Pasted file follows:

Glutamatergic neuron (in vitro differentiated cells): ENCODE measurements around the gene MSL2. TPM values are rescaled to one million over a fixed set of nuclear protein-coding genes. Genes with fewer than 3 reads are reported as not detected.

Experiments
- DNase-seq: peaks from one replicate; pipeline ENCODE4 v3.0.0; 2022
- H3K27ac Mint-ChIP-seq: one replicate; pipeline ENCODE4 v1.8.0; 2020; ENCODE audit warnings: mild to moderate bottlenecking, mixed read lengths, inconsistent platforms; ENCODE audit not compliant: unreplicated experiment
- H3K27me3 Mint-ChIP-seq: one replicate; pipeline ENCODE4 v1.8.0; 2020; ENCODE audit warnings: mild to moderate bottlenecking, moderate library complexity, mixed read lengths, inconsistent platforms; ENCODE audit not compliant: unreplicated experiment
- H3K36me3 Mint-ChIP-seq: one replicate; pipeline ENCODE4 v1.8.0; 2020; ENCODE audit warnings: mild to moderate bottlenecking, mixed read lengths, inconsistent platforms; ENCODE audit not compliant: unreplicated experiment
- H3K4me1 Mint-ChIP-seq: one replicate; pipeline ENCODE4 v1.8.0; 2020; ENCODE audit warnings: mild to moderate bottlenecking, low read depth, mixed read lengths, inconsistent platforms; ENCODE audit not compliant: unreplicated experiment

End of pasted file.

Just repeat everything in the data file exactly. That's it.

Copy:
Glutamatergic neuron (in vitro differentiated cells): ENCODE measurements around the gene MSL2. TPM values are rescaled to one million over a fixed set of nuclear protein-coding genes. Genes with fewer than 3 reads are reported as not detected.

Experiments
- DNase-seq: peaks from one replicate; pipeline ENCODE4 v3.0.0; 2022
- H3K27ac Mint-ChIP-seq: one replicate; pipeline ENCODE4 v1.8.0; 2020; ENCODE audit warnings: mild to moderate bottlenecking, mixed read lengths, inconsistent platforms; ENCODE audit not compliant: unreplicated experiment
- H3K27me3 Mint-ChIP-seq: one replicate; pipeline ENCODE4 v1.8.0; 2020; ENCODE audit warnings: mild to moderate bottlenecking, moderate library complexity, mixed read lengths, inconsistent platforms; ENCODE audit not compliant: unreplicated experiment
- H3K36me3 Mint-ChIP-seq: one replicate; pipeline ENCODE4 v1.8.0; 2020; ENCODE audit warnings: mild to moderate bottlenecking, mixed read lengths, inconsistent platforms; ENCODE audit not compliant: unreplicated experiment
- H3K4me1 Mint-ChIP-seq: one replicate; pipeline ENCODE4 v1.8.0; 2020; ENCODE audit warnings: mild to moderate bottlenecking, low read depth, mixed read lengths, inconsistent platforms; ENCODE audit not compliant: unreplicated experiment